The Kids Are All Right is the story of a marriage, whether it’s a legally recognized one or not. The spouses live amid the comforts, compromises, and long-recognized shortcomings of a decades-long partnership as they raise two teenagers. They alternately work well together, exhaust each other’s patience, contradict each other, drive each other away, and unite for the greater good. The fact that they’re both women (Annette Bening and Julianne Moore) is neither beside the point, nor the whole of it. Working with co-writer Stuart Blumberg, writer-director Lisa Cholodenko (High Art, Laurel Canyon) has created an intimate, funny, occasionally upsetting depiction of a loving family that is, like so many families, often only just functional.
Bening plays a doctor and the family’s primary breadwinner, a flinty, demanding woman who loses her ability to censor herself after two glasses of wine. She’s come to specialize in suggesting vulnerability beneath a hard surface, and that skill rescues the character from villainy as she nags her children—believably realized by Mia Wasikowska and Josh Hutcherson—and neglects Moore, who’s put her professional ambition on hold for decades, though her passiveness has limits. They’re stumbling by as Wasikowska prepares to leave for college, but what passes for order in their house gets upset when the children contact the sperm donor used to father them. A successful, free-spirited restaurateur played by Mark Ruffalo—first seen shouldering a basket of vegetables and looking like the embodiment of virility—he’s asked whether he’s interested in meeting his genetic offspring, and quickly answers yes. When he meets them, he begins to recognize a piece missing from his own life.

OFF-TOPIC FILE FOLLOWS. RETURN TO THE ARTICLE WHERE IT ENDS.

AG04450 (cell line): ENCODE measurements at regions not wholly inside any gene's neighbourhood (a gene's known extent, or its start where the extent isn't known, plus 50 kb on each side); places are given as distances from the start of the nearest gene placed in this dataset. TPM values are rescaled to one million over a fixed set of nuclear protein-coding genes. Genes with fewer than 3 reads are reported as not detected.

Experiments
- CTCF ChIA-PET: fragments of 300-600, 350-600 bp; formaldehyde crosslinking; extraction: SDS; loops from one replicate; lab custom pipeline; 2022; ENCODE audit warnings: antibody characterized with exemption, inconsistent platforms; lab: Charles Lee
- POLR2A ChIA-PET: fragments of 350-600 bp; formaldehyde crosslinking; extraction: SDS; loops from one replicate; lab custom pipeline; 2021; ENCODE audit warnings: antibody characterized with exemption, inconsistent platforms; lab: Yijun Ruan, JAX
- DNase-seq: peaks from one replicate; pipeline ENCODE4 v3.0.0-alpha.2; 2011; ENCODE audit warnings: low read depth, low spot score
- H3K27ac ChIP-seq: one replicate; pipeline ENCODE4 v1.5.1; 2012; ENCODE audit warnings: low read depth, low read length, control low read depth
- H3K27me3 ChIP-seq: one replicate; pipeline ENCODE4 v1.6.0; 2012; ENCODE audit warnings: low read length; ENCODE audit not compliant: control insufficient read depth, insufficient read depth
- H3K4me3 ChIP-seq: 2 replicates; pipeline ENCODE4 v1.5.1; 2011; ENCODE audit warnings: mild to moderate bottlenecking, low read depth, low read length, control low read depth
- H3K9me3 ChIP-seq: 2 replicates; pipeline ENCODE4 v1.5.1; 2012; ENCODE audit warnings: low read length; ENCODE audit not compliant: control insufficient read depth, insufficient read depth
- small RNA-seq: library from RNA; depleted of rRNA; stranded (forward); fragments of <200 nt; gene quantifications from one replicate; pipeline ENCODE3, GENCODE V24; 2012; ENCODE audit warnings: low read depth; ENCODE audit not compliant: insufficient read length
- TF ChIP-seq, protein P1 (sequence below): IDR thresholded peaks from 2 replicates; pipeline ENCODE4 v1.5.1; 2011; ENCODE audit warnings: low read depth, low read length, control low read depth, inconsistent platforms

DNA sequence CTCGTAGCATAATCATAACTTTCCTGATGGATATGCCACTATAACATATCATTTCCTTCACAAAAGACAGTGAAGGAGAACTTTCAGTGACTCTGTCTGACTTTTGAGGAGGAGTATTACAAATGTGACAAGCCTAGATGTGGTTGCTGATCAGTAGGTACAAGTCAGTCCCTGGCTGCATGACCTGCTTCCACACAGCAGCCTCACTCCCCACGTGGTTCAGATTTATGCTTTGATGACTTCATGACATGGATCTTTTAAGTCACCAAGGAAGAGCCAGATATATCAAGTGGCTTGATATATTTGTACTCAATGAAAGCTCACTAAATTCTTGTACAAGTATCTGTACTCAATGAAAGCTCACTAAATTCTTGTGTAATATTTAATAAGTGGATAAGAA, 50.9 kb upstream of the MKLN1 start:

From there, an already-complicated situation grows more complicated still. As Ruffalo gets to know the kids and their mothers, dynamics shift, new alliances form, and neither Cholodenko nor the cast pull back from capturing the situation in all its tender awkwardness. Every scene looks like the result of years of accumulation, be it the affections and resentments that have piled up between Bening and Moore’s characters, or the clutter of their suburban L.A. home. Cholodenko’s casually observant style perfectly matches the cast’s thoughtful work, though the film ultimately proves more successful at creating messy situations than trying to resolve them: The final act finds character after character saying out loud what they’ve been expressing without words for much of the film. That’s a small failure amid tremendous successes, however, and one that arrives on the heels of beautifully realized scenes like a long Joni Mitchell-inspired dinner-conversation-turned-sing-along. In moments like these, the film almost seems to melt away as we observe lives being lived before our eyes, with neither the hurt nor the beauty filtered out.